• There are companies who charge a fee to negotiate with your mortgage lender to allow you to sell your home and write off some of what you owe.
    However, if you wanted to do this, you wouldn’t necessarily need to pay a middleman for such a service as you should probably be able to negotiate this sort of deal for yourself, if your lender is amenable to the idea.
  • Banks and mortgage lenders in Northern Ireland also offer different mortgage solutions to borrowers with negative equity. One such mortgage is a Negative equity trade down mortgage.

Negative equity trade down mortgages

A number of banks in Northern Ireland have specialist mortgage products designed to help customers with negative equity problems.

Although it may be easier to make arrangements with your existing lender, you may find it easier to benefit from products provided by a new lender.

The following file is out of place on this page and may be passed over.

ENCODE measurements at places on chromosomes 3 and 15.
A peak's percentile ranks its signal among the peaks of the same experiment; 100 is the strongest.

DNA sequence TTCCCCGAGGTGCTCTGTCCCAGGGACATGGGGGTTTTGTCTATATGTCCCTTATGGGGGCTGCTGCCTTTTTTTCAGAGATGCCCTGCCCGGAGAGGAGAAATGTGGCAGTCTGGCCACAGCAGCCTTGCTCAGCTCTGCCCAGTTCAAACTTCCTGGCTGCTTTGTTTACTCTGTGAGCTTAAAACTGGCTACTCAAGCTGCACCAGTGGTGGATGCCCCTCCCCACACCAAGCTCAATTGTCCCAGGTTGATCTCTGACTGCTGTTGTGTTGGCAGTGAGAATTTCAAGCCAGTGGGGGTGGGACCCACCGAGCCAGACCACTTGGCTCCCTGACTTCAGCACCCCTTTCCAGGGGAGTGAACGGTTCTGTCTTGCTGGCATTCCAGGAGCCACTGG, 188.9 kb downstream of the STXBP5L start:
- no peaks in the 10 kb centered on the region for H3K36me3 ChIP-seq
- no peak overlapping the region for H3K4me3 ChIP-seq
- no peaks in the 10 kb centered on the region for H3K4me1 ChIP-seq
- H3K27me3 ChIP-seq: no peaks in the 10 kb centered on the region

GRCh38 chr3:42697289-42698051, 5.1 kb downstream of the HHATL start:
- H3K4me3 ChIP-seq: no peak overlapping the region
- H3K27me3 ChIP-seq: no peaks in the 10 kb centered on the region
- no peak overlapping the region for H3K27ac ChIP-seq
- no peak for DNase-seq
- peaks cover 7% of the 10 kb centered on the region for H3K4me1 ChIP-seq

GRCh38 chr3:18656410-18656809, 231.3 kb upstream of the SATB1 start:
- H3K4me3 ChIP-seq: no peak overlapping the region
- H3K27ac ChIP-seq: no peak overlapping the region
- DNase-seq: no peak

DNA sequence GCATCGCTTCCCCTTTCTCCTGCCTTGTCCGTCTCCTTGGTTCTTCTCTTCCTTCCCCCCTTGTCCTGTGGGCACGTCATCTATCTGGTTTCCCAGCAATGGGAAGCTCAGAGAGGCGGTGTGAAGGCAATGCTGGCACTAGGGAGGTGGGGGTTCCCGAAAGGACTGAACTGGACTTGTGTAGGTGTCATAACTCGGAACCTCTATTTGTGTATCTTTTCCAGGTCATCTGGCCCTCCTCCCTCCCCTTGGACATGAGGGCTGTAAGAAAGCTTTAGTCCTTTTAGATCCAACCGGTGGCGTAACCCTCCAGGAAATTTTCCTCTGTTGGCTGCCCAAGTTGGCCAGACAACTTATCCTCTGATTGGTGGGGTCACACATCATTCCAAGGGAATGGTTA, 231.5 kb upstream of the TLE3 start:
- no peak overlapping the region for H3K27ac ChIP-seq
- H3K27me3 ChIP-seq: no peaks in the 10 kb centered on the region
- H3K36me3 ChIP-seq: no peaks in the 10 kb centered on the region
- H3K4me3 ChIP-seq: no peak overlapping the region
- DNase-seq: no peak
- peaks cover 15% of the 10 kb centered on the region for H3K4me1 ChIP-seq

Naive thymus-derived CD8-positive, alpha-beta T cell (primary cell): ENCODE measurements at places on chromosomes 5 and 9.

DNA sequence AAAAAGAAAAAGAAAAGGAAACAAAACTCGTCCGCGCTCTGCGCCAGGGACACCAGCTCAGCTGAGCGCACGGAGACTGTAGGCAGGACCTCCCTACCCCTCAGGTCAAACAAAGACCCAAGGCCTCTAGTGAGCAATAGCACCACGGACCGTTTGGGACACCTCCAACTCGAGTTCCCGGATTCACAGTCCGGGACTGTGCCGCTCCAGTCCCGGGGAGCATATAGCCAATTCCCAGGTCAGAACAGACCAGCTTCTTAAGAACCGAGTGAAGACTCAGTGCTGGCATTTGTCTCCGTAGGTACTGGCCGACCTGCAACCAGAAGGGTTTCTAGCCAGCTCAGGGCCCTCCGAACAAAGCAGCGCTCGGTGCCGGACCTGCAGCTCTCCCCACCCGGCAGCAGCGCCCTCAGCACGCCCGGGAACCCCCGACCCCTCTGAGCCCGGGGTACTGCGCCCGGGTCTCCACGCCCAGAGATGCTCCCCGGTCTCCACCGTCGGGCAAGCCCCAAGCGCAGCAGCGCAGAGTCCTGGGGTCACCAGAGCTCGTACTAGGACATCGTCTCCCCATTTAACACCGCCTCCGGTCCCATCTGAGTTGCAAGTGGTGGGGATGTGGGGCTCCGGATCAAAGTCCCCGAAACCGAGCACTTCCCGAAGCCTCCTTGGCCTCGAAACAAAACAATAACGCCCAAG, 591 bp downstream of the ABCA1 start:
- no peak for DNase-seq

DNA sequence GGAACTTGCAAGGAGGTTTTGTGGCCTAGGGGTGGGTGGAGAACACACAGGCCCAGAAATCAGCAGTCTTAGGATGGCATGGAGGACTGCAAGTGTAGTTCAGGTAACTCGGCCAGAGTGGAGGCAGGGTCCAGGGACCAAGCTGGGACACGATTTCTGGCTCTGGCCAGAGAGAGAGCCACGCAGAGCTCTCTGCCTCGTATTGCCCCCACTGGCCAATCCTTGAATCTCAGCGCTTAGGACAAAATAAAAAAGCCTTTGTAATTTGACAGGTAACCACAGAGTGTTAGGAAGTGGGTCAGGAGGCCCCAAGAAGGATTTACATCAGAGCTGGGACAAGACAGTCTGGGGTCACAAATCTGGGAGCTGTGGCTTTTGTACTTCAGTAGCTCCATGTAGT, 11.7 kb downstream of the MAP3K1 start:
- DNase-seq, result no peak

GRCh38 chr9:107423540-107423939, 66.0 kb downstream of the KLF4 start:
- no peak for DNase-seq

When you sell your existing home at current market value, the funds from the sale will go towards paying off your existing mortgage, any residual balance or negative equity will be covered by the new mortgage.

In essence, trade down mortgages consist of the full amount required to purchase the new property as well as covering the residual balance from the sale of your current home.

Naturally, lending criteria will vary from bank to bank but generally, you might expect the following:

  • Loan to value from 140%
  • Maximum term of 30 years (to maximum age 70)

Maximum loan amount will vary depending on the lender and your own mortgage affordability.